Snohomish Now and Then: A train station here?

[singlepic id=254 w=550 h=386 float=none] J.Craig Thorpe Rendering (Click to Enlarge)

We are flipping the adjectives of our blog title this month over our excitement to be sharing with you a future idea for the Centennial Trail Station and Interpretive Center at First Street.

The original watercolor rendering by J. Craig Thorpe was unveiled this past weekend as part of the celebration marking the first train to reach Snohomish 125 years ago on September 19, 1888. Snohomish City Council Members unanimously approved to commission Thorpe to produce a conceptualization of what a station in downtown Snohomish might look like after some 70 years without passenger train service, although freight service continued to mid-1990s. The station could accommodate plans for the return of an excursion train to Snohomish.

The Eastside TRailway Alliance was formed in 2012, joining the cities of Snohomish and Woodinville, along with various groups and business, including wineries. The Alliance is committed to both rail and trail development and is devoted to seeing the Eastside Rail Corridor improve and expand for public benefit – in other words, building upon the same rail route that was established 125 years ago.

Working with the new rail operator Eastside Community Rail, the Alliance is developing plans to establish a Taste of Washington excursion train. Over the horizon may be commuter rail service, from a station south of the Snohomish River, connecting our city to Bellevue to the south and Everett to the west. Modern self-propelled rail cars, called “diesel multiple unit” (DMU), are as quiet as buses, one of which is pictured in the rendering.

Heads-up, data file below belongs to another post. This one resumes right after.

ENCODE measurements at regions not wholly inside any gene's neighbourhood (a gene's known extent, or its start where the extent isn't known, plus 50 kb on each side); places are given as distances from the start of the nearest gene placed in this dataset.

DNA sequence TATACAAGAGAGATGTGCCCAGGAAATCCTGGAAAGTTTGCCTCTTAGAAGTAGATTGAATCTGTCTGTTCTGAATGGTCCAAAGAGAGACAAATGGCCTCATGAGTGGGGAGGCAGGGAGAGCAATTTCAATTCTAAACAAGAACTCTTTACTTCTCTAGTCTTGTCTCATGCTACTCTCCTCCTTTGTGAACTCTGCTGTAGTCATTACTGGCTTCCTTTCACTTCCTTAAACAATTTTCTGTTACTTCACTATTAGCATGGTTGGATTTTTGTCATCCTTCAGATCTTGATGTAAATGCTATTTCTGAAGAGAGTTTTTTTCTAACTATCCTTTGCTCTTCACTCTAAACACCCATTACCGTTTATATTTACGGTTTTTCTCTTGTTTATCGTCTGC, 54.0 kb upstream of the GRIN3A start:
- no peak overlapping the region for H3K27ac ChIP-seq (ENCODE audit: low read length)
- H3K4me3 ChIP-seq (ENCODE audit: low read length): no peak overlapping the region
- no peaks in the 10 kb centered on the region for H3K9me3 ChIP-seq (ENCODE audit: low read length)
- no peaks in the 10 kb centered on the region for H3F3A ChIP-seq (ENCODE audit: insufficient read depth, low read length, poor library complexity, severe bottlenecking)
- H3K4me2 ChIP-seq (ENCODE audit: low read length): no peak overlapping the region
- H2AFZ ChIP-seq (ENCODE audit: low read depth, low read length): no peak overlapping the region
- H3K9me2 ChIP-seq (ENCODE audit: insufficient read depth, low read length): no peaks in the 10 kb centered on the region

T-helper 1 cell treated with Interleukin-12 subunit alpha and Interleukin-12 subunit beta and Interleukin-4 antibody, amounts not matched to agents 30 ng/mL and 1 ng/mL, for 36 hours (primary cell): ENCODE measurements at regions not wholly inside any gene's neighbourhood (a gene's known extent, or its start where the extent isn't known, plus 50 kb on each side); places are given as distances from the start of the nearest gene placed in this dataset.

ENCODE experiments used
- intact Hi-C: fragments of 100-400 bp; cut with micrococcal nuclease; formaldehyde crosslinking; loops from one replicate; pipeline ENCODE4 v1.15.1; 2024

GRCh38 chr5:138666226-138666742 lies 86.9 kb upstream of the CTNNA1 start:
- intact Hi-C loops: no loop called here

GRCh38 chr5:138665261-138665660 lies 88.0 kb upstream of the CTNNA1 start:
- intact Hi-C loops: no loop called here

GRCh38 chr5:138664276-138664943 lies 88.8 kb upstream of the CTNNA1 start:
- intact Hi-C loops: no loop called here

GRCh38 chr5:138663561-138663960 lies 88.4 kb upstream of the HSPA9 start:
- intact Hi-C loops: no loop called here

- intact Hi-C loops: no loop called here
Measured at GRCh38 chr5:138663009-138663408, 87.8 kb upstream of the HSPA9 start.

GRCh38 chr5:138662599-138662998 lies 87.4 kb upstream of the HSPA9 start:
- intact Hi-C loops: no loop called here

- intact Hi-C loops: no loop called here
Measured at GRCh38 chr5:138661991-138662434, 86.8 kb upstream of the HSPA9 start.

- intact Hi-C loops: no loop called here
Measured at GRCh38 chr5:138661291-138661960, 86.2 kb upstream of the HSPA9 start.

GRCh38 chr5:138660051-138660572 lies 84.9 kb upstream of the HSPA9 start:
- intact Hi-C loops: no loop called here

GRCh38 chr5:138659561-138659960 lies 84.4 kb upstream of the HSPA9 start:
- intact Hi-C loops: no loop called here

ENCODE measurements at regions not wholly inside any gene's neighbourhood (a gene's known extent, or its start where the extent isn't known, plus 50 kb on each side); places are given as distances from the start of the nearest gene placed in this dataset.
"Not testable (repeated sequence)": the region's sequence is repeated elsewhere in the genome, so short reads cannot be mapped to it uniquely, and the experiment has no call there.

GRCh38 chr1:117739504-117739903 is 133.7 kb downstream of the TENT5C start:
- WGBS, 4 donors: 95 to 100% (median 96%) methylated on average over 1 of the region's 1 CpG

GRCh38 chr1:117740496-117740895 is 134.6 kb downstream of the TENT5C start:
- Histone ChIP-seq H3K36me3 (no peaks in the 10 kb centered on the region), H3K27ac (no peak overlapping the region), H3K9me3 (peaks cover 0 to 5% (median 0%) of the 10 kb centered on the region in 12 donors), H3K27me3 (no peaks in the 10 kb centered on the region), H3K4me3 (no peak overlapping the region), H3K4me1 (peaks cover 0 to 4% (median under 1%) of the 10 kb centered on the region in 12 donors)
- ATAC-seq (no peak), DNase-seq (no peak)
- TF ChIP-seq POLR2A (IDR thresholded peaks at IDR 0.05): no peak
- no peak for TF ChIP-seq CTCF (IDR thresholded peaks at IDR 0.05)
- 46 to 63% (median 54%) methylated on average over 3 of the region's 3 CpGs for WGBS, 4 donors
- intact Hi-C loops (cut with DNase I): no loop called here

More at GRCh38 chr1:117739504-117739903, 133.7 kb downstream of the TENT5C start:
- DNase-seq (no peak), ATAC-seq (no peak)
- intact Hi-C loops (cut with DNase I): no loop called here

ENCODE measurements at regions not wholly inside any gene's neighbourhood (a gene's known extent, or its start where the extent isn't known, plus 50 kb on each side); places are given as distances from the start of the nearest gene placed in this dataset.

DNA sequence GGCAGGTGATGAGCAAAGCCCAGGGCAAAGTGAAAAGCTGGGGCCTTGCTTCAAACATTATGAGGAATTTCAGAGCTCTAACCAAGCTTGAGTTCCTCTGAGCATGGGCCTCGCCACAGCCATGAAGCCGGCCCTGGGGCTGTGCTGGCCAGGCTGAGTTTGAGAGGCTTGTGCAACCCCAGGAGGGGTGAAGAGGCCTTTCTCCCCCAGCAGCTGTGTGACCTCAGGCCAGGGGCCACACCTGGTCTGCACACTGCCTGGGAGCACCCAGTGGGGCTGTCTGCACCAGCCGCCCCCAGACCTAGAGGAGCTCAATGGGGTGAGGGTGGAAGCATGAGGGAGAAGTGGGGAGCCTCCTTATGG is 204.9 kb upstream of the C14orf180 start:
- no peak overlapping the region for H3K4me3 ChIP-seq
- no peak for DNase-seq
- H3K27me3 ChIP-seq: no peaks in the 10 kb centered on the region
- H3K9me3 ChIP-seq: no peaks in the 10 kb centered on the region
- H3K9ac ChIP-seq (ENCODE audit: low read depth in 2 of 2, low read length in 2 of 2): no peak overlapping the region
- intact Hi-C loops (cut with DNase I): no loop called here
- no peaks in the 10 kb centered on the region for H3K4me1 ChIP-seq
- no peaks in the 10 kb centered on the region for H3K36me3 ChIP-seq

[singlepic id=253 w=260 h=173 float=left] J. Craig Thorpe is a well regarded local artist of landscapes who has been commissioned by Amtrak for original art over the past two decades. Our neighboring city of Skykomish to the north commissioned Thorpe to create a vision for its Town Center expanding on its history as a Great Northern town. The Mayor of Skykomish testifies have a picture of the vision is a valuable ‘marketing tool with local businesses, residents, possible investors, other stakeholders and legislators,” according to Thorpe’s website.

Snohomish’s newspaper The Eye published a headline on April 23,1887 that read: “LET ‘ER BOOM! Unbridled enthusiasm anticipating the arrival of the train the following year. With this concept of our future train station in mind, I say, “Let‘er Boom Again!”

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Published in the Snohomish County Tribune, September 18, 2013

2 thoughts on “Snohomish Now and Then: A train station here?”

  1. It’s beautiful. Thanks to Mayor Guzak for all that she has done on this project–and thanks to you, Warner, for showing it to us.

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